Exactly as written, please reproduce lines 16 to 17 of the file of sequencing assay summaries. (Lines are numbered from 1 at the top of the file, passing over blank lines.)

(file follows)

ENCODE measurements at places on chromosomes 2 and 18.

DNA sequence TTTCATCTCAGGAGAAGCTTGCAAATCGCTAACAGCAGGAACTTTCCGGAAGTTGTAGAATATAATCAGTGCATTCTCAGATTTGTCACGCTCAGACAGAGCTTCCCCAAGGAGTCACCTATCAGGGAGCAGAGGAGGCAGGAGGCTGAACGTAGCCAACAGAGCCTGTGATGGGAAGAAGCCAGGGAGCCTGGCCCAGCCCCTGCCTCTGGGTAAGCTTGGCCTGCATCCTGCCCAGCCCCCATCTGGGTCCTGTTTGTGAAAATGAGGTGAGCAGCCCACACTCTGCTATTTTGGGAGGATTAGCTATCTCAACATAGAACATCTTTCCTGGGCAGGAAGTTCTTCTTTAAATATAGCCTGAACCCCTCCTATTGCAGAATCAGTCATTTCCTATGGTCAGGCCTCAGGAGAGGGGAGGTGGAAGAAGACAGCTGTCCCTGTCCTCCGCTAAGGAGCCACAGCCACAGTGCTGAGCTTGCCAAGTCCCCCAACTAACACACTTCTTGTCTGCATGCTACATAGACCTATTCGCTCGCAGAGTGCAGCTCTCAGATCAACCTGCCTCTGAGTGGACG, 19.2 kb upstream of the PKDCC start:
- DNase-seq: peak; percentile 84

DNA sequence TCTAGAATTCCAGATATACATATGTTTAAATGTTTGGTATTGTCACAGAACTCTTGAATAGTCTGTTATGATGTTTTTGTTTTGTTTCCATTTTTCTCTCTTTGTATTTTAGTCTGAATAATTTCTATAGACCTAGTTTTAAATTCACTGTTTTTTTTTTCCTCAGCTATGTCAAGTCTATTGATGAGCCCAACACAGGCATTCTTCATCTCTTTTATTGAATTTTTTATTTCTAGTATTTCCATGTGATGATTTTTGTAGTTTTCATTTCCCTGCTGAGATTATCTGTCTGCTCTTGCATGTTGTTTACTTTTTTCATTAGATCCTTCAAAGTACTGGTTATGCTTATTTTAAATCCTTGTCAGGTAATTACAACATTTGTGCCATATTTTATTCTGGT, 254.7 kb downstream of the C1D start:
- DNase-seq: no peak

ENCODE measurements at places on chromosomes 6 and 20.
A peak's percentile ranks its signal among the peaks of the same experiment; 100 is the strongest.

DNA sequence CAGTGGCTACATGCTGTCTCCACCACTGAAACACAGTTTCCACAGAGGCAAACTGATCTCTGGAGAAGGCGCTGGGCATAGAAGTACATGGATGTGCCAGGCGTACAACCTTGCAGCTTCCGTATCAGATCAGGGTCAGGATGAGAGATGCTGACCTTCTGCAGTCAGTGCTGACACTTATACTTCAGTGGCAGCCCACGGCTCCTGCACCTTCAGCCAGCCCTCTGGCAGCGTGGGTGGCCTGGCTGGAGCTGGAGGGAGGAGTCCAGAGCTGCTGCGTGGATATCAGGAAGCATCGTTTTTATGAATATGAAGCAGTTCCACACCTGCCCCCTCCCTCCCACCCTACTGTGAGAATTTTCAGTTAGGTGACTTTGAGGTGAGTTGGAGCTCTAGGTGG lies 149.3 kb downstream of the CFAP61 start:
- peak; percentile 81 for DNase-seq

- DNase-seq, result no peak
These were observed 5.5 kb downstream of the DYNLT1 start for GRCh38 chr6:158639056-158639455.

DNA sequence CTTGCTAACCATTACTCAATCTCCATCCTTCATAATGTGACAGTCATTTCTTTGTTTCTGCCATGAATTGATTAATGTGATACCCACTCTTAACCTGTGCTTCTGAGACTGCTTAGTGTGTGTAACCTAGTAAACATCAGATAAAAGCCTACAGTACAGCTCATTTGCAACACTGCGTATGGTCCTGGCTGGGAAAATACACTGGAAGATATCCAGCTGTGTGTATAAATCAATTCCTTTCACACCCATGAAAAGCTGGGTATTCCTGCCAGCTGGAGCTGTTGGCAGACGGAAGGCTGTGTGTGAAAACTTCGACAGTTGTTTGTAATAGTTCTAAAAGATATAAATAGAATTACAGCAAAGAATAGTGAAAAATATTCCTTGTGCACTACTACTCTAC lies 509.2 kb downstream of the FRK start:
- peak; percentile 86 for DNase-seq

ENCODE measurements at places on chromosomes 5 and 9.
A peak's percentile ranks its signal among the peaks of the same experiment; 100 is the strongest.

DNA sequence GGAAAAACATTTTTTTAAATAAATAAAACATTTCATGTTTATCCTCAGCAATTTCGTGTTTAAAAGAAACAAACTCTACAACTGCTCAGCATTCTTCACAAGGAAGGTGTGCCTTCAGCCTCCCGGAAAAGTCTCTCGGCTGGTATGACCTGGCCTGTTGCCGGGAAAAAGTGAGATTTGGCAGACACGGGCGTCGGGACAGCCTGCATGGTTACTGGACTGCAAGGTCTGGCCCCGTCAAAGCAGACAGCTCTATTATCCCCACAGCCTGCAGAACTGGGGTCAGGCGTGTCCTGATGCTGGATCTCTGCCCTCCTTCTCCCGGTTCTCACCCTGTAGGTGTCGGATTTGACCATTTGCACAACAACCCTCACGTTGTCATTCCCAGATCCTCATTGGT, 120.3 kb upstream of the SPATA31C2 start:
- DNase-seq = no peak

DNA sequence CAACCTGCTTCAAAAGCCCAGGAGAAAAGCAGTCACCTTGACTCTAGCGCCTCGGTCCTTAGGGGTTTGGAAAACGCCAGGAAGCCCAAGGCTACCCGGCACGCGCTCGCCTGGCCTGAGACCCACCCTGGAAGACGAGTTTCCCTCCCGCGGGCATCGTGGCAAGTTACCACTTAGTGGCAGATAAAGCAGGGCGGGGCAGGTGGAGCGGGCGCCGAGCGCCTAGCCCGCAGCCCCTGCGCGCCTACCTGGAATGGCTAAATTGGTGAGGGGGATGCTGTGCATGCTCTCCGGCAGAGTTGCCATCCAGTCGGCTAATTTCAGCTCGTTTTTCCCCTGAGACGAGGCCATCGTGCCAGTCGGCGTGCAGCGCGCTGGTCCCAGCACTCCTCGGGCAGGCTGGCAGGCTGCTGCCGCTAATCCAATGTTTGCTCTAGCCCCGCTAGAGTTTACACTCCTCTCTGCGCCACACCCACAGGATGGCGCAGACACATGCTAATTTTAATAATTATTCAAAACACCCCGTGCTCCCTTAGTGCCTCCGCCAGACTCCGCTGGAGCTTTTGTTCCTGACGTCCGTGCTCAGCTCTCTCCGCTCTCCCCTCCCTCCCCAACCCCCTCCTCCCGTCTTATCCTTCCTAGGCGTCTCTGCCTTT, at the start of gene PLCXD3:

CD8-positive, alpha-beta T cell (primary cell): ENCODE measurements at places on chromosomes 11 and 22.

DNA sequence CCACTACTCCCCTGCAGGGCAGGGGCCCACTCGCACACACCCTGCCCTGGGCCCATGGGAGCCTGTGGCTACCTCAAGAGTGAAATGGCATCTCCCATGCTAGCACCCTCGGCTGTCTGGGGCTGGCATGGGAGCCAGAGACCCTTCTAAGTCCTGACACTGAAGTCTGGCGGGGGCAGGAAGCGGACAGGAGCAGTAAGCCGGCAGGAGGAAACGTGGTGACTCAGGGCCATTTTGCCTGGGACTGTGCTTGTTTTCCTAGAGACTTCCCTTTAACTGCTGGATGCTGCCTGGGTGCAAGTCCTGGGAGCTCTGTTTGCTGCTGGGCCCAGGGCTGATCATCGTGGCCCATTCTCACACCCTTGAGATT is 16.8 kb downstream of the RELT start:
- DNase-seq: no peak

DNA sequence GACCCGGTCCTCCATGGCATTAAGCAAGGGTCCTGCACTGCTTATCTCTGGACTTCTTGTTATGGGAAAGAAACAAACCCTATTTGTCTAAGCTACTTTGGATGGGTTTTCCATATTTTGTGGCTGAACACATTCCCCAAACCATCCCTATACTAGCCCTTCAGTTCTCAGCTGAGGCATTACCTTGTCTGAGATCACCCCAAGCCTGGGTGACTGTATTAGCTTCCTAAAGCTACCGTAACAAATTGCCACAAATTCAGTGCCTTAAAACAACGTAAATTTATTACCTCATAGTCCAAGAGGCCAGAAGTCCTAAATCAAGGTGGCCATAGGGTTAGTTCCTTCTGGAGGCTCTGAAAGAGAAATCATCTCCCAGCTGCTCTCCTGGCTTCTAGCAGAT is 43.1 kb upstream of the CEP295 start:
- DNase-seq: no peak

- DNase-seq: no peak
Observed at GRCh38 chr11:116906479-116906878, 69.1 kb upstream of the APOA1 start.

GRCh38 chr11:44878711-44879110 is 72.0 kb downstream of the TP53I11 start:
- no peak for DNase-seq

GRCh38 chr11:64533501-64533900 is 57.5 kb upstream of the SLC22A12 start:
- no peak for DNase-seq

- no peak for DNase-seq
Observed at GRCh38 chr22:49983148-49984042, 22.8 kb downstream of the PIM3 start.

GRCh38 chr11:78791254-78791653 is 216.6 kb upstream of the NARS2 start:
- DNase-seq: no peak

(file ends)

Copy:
DNA sequence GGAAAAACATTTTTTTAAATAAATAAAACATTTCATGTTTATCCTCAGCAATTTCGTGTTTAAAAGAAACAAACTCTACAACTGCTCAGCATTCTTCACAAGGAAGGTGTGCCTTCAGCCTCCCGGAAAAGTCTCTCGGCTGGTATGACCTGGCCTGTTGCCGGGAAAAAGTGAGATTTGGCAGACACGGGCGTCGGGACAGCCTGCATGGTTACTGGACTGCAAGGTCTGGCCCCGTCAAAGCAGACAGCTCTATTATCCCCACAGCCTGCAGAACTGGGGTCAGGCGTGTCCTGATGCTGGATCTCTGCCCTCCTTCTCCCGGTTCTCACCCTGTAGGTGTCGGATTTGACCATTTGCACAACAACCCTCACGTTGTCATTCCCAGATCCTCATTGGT, 120.3 kb upstream of the SPATA31C2 start:
- DNase-seq = no peak